I am reading, with joy, letters that my Great-Grandfather wrote to his son, my grandfather, back in the 40s.
My Granddad, Phil Leslie, had moved his young family to Hollywood to work as a comedy writer during radio's Golden Age. His father, Leroy Leslie, shared his advice and concerns in a series of long, eloquent letters.
I marvel at the wisdom and the timeliness of the words he wrote 60 years ago. And I'm tickled to see how history is repeating itself.
In one letter, Leroy applauds his son's plans for a fishing trip. My Granddad was planning a fishing trip with his own young son, and decided to let the boy take some time off of school, hoping that missing school might make the trip a bit more appealing.
"Not every father would have shot that angle of it, and you made a good investment. I know that from my own experience. Such time and attention as I have given my boys in the years past not only gave me a lot of pleasure at the time, but continues to pay phenomenal dividends."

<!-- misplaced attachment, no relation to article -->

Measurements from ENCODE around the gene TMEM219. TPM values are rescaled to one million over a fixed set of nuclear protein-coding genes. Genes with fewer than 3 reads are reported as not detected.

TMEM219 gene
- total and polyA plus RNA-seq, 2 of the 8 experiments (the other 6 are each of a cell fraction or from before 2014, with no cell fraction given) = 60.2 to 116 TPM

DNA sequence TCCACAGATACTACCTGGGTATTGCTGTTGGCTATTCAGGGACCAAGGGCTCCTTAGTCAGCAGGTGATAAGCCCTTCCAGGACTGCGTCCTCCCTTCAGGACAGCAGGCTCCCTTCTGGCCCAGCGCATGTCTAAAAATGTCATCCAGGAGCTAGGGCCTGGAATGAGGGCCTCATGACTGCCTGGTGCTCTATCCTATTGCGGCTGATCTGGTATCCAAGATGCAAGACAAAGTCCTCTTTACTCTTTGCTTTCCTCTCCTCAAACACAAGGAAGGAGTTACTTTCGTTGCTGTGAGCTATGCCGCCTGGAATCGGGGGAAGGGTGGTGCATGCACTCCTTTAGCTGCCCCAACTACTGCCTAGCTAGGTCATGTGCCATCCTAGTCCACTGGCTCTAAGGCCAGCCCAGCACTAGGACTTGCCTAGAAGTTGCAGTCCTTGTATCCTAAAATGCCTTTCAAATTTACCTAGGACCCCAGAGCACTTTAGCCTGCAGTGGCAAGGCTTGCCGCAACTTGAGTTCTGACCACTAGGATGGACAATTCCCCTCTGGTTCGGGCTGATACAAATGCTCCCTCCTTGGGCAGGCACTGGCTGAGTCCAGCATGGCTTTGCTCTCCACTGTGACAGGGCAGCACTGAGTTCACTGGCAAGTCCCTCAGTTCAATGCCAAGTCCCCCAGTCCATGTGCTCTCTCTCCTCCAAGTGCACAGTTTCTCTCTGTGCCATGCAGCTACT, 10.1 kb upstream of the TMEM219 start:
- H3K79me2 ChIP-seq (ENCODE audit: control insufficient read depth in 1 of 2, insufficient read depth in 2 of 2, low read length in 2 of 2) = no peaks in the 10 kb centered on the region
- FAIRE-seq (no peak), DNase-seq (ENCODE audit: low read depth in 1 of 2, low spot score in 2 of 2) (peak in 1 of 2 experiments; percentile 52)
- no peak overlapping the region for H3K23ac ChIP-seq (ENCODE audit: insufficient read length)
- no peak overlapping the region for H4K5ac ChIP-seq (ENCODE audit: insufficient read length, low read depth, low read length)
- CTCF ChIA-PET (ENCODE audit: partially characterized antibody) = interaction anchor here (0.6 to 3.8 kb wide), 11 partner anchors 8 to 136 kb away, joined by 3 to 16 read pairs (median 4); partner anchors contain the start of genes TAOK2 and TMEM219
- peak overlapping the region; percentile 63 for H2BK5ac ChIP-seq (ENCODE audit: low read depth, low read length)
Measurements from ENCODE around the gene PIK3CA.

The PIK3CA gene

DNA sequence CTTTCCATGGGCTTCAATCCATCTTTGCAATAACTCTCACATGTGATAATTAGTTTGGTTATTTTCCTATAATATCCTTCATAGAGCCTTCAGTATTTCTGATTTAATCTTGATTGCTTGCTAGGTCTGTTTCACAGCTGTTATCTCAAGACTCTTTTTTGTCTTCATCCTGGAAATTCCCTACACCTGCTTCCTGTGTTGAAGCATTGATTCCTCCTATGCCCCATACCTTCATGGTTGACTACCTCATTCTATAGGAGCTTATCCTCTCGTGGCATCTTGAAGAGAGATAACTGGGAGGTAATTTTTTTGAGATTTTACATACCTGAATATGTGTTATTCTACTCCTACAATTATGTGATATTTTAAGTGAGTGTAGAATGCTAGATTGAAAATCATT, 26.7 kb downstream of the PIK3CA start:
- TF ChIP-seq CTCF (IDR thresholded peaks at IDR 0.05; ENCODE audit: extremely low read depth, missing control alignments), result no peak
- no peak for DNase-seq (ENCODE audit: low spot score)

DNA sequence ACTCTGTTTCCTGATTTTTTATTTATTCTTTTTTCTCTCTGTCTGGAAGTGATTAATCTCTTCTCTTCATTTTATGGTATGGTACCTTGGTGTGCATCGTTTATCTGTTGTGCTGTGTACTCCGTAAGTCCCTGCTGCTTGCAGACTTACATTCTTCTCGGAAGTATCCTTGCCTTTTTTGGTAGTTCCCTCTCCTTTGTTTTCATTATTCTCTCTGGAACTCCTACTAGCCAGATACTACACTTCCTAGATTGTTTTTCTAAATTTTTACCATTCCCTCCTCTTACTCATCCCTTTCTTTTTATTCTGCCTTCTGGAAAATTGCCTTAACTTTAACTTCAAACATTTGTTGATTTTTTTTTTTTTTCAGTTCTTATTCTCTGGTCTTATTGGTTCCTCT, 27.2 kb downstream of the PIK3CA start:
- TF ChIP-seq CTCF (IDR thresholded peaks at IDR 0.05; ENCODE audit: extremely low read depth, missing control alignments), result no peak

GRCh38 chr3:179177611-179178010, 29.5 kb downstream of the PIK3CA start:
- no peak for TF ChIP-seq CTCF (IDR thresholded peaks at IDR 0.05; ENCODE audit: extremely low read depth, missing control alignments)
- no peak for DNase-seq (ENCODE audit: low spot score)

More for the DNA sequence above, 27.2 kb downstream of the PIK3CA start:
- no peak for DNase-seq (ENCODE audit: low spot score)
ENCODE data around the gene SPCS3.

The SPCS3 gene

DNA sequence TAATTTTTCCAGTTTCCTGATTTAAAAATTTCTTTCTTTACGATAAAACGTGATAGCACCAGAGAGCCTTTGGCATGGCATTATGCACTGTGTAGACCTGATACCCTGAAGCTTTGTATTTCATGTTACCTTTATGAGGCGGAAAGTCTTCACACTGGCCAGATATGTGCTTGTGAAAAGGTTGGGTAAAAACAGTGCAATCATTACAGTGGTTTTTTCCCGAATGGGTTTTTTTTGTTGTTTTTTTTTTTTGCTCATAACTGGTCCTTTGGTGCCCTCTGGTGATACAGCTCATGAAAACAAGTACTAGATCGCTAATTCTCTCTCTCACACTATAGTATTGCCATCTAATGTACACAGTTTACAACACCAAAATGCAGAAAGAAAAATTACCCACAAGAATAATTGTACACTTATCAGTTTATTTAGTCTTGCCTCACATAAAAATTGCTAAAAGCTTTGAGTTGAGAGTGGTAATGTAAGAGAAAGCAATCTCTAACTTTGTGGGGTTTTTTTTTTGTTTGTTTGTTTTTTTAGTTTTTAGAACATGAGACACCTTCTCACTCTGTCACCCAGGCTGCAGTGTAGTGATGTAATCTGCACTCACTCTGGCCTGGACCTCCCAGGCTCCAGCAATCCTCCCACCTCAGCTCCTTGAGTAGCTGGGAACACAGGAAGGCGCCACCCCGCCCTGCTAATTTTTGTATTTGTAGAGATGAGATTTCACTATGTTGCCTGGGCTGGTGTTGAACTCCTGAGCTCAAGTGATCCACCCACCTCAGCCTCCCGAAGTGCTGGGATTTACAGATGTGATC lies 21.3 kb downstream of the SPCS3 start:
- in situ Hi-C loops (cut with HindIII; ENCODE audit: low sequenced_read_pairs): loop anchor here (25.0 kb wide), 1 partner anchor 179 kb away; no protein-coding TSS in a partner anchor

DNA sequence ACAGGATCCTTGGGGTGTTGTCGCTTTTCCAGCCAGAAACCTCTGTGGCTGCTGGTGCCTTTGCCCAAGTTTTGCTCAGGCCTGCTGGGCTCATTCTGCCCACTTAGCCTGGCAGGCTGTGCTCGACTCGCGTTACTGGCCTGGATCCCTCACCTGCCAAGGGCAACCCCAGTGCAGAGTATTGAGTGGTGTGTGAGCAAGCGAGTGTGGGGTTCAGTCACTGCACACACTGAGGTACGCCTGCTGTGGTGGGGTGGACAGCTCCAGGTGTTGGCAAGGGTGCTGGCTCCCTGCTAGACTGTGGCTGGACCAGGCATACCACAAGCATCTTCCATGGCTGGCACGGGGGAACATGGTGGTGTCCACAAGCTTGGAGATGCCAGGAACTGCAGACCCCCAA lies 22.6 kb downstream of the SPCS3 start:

Earlier this year, my husband Craig grumbled a bit about spending $110 on fishing licenses for himself and the three kids. But as he wrote the check, he told clerk "It's really a small price to pay to keep your kids close." And I know he meant it, because any chance they get, the four of them are out trolling on Whiskeytown Lake.
Makes me smile, to think of carrying on family traditions, and I'm eating up these words that reach across time and give me a bit of the picture of where I come from.